D.29 The thermionic emission equation

This note derives the thermionic emission equation for a typical metal following [41, p. 364ff]. The derivation is semi-classical.

To simplify the analysis, it will be assumed that the relevant electrons in the interior of the metal can be modeled as a free-electron gas. In other words, it will be assumed that in the interior of the metal the forces from surrounding particles come from all directions and so tend to average out.

(The free-electron gas assumption is typically qualitatively
reasonable for the valence electrons of interest if you define the
zero of the kinetic energy of the gas to be at the bottom of the
conduction band. You can also reduce errors by replacing the true
mass of the electron by some suitable effective mass.

But the zero of the energy drops out in the final expression, and the
effective mass of typical simple metals is not greatly different from
the true mass. See chapter 6.22.3 for more on these issues.)

Assume that the surface through which the electrons escape is normal
to the

where

An electron can only escape if its energy

where

That is because the initial exponential is a rewritten Maxwell-Boltzmann distribution (6.21) that gives the number of electrons per state, while the remainder is the number of states in the energy range according to the density of states (6.6).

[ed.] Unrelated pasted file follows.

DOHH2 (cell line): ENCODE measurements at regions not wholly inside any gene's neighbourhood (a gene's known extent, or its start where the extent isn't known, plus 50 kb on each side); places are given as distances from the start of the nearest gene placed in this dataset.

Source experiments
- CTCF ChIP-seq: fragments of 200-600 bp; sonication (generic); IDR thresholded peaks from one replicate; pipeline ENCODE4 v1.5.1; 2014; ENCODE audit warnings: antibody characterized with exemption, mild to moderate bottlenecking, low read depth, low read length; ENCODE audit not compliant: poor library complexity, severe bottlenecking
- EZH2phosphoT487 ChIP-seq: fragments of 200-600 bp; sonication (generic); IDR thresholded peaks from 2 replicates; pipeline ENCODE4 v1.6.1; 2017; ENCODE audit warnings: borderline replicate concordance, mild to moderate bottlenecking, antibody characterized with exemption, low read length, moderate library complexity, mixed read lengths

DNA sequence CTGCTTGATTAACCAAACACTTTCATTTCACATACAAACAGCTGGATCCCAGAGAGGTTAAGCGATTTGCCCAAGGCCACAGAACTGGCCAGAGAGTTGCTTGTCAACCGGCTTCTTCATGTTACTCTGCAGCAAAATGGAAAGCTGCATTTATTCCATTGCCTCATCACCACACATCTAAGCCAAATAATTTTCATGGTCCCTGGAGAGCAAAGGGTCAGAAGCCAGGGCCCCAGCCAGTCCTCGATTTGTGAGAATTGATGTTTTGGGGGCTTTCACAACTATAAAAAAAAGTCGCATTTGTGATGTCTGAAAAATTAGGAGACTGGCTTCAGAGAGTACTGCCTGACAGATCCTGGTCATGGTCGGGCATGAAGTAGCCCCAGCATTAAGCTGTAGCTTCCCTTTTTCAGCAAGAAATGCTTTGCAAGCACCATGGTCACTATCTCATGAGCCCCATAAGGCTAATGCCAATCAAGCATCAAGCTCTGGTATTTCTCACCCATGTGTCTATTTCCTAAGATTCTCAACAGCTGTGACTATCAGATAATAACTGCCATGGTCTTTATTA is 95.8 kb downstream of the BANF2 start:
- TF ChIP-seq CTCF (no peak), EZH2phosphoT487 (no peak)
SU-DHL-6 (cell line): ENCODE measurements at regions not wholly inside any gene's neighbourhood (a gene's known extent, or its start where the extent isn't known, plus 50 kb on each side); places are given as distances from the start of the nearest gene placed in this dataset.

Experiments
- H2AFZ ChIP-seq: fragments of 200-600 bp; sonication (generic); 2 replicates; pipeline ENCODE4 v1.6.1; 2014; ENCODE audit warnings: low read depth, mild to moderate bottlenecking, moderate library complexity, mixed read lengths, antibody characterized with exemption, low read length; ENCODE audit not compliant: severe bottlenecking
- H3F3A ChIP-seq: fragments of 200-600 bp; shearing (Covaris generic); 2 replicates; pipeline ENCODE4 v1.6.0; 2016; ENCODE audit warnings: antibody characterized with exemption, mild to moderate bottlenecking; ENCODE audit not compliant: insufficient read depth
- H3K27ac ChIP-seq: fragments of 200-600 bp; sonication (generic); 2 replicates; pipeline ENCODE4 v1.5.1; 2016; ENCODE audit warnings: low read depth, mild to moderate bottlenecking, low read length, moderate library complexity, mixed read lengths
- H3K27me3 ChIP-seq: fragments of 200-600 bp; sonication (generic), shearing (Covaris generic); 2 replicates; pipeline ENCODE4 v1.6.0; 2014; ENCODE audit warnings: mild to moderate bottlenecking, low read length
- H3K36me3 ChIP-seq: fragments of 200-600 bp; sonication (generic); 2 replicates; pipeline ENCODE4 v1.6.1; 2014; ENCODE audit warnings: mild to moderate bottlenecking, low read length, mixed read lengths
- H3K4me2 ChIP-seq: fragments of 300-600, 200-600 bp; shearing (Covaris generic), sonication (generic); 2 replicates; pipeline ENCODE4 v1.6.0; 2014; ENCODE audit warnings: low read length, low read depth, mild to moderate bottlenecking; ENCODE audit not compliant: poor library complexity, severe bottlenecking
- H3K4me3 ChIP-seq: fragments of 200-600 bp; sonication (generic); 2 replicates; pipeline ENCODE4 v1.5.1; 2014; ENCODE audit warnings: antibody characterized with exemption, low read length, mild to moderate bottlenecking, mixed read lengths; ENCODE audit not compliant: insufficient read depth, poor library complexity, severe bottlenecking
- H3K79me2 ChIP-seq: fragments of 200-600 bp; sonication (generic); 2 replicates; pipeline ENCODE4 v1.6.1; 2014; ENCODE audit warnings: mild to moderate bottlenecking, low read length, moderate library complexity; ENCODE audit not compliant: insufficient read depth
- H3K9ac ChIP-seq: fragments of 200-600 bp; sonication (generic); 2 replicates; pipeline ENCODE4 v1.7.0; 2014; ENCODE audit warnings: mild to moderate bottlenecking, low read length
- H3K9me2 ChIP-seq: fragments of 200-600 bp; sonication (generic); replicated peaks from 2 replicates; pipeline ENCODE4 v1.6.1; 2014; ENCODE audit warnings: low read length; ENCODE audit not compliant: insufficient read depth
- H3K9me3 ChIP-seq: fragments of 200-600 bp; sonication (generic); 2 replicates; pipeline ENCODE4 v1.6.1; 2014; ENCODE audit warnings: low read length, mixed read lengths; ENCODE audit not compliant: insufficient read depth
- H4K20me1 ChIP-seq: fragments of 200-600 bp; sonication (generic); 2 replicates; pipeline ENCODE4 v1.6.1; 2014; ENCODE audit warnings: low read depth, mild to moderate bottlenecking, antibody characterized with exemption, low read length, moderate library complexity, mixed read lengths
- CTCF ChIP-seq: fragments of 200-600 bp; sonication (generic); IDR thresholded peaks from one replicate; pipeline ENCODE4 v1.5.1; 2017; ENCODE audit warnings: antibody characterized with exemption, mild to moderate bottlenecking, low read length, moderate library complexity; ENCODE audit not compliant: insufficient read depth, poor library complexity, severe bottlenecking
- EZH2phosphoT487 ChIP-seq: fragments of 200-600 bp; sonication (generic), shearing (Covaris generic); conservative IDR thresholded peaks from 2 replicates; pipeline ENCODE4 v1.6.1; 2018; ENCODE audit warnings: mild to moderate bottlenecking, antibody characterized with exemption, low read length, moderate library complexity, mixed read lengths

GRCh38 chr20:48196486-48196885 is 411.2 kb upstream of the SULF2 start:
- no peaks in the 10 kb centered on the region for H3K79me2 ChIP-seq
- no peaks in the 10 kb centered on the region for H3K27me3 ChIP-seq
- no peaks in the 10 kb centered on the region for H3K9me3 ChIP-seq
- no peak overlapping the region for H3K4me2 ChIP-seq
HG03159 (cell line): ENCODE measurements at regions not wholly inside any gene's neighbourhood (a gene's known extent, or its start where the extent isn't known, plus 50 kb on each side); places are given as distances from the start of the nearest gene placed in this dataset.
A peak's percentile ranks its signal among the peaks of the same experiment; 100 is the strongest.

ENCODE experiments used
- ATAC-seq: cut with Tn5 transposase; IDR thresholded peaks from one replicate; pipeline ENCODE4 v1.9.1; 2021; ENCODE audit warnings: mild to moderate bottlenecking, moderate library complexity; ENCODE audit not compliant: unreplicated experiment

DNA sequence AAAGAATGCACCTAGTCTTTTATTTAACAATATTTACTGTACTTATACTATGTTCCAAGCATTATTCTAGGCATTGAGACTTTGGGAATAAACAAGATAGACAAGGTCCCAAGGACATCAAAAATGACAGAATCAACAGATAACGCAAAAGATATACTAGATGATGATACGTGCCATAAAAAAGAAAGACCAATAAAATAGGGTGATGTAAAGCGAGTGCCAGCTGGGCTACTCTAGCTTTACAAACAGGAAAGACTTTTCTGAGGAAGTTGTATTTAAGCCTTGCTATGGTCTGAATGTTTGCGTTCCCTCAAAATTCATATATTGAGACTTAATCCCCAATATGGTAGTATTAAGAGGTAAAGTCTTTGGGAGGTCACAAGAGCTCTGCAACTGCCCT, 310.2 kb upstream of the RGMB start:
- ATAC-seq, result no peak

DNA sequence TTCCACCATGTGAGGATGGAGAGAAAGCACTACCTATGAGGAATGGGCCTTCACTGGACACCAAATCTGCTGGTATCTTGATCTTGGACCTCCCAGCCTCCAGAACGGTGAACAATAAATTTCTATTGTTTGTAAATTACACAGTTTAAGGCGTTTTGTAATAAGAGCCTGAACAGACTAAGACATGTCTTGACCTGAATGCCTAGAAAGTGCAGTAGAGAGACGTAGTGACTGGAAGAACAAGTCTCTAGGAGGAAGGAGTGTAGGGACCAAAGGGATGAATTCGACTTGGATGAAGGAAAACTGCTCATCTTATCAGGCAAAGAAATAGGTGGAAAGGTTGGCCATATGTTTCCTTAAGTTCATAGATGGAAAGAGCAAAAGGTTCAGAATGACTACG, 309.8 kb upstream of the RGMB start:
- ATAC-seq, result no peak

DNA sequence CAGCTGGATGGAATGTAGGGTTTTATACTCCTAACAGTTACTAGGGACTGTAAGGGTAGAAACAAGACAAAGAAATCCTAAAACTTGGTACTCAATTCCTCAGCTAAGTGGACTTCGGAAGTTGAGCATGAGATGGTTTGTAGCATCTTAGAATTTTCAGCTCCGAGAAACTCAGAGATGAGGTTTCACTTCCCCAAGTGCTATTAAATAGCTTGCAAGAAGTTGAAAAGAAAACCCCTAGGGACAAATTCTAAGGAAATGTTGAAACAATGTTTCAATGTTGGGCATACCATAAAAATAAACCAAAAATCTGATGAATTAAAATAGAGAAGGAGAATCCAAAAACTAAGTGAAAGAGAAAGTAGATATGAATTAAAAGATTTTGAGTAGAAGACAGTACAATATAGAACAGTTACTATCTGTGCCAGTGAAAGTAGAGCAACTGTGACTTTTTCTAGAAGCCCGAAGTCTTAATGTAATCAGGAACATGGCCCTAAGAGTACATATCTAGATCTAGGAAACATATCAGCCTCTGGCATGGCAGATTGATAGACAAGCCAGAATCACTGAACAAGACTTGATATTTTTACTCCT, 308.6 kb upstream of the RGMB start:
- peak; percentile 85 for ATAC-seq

Normally, the typical thermal energy

Further, even if an electron has in principle sufficient energy to
escape, it can only do so if enough of its momentum is in the

where the final equality applies since the kinetic energy is proportional to the square momentum.

Since the velocity for the escaping electrons is mostly in the

Putting it all together, the current density becomes

Rewriting in terms of a new integration variable

If an external electric field

The bottom line is that it seems to the escaping electron that it is
pulled back not by surface charges, but by a positron mirror image of
itself. Therefore, including now an additional external electrical
field, the total potential in the later stages of escape is:

where

workon the image. If that is confusing, just write down the force on the electron and integrate it to find its potential energy.

If there is no external field, the maximum potential energy that the
electron must achieve occurs at infinite distance